Photo credit: Sean Priest
Any scene that I do lately, when I’m playing Ma Joad, I think of the long line of strong women in my family before me.
The way I stand. The way I stare. The way I clench my jaw in contemplation. Tired, somewhat relaxed, but chewing on tomorrow.
These two women saw the 20th century in color.
They saw the blood. And the babies. And the dust.
They saw the first car in their town.
The first TV.
The first washing machine.
They watched tears roll down their children’s faces.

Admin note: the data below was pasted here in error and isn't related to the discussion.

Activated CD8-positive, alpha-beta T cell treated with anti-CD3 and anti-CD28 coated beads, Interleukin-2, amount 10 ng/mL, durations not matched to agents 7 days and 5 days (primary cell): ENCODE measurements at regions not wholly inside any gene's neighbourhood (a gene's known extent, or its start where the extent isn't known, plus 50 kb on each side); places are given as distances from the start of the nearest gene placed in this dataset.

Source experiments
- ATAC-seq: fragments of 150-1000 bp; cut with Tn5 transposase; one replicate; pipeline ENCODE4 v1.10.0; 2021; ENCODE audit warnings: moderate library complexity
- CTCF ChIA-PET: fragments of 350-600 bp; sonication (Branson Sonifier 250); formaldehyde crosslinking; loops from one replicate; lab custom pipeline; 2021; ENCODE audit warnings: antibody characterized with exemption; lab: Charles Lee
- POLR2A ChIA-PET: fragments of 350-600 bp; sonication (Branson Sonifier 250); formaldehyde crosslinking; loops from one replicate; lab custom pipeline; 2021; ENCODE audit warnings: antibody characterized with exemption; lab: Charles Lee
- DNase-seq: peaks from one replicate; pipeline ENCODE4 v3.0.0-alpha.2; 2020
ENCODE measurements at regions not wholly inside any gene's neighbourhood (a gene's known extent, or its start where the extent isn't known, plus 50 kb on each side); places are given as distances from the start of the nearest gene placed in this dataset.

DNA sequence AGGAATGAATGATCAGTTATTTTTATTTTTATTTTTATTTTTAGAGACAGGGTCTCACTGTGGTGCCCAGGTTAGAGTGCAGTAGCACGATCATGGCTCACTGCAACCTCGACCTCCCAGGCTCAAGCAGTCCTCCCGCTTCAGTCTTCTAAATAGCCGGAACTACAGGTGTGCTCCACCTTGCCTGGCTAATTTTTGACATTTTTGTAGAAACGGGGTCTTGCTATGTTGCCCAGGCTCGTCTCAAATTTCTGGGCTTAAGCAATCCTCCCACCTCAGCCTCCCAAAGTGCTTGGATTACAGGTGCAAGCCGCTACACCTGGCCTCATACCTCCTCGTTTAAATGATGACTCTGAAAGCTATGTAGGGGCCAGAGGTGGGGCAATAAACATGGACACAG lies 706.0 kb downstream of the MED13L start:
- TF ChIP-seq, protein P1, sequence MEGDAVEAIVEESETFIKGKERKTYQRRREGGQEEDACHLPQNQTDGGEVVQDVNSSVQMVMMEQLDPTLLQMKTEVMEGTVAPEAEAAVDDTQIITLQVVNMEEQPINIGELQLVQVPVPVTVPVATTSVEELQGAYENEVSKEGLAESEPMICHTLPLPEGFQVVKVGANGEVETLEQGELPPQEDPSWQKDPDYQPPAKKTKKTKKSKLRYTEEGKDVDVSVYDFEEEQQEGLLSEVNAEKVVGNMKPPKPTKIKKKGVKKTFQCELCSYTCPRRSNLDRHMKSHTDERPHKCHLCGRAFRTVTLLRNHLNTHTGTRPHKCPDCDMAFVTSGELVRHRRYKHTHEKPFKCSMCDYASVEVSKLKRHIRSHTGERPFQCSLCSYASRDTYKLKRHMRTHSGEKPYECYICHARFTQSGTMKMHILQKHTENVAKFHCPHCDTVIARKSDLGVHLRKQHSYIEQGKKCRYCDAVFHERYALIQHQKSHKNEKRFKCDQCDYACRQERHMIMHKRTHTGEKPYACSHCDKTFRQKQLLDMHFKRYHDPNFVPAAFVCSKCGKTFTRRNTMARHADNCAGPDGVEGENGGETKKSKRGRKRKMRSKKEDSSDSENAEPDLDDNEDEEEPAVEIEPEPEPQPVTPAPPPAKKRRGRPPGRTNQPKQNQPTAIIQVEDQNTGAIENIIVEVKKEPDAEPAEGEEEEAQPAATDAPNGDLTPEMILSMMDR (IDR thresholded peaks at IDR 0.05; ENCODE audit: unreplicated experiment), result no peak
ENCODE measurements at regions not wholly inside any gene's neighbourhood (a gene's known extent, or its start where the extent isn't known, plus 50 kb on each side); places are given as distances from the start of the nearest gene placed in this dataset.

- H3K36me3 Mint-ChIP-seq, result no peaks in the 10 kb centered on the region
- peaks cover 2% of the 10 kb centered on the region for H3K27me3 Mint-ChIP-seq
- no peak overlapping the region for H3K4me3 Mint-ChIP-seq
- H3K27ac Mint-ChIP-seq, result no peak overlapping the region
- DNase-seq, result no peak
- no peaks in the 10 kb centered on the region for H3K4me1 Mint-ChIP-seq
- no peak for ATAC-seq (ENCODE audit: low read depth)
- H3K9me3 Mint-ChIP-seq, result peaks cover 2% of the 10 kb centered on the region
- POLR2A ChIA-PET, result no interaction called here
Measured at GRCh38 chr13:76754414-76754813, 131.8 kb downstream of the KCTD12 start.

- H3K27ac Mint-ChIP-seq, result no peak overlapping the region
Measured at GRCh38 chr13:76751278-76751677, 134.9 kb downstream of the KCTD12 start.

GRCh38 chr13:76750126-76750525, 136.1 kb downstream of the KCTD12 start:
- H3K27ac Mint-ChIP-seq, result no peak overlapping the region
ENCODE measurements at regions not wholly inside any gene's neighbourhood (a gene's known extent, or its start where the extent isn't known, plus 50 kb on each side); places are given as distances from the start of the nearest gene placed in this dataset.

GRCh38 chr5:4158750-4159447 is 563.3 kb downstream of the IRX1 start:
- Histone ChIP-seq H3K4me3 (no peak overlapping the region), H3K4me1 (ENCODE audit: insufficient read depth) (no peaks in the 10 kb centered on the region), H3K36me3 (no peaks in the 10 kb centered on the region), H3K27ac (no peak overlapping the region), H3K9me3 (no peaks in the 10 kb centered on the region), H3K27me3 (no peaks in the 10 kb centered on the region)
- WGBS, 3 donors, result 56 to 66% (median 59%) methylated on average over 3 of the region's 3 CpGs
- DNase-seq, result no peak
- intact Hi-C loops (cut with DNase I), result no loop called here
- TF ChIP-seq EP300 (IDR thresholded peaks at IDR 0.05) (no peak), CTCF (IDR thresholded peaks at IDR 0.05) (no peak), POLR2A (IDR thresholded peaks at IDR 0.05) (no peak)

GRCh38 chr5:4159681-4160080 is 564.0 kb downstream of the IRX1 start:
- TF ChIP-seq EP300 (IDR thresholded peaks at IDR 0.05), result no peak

Wiped those tears.
Watched rivers rise and fall.
Husbands come and go.
I think of them as I play Ma. How they would hold themselves? Carry themselves? Present themselves to the world? What did they have to do for their families during the Depression?
I know that deep down, they were both scared for their families, wanted the best for their kids. Loved God. Wanted all the things good people want for their descendants. And they just went on. Did what they needed. Hoped they made the right decisions. Cried their own tears.
They are Ma.
I am Ma.
All women are Ma.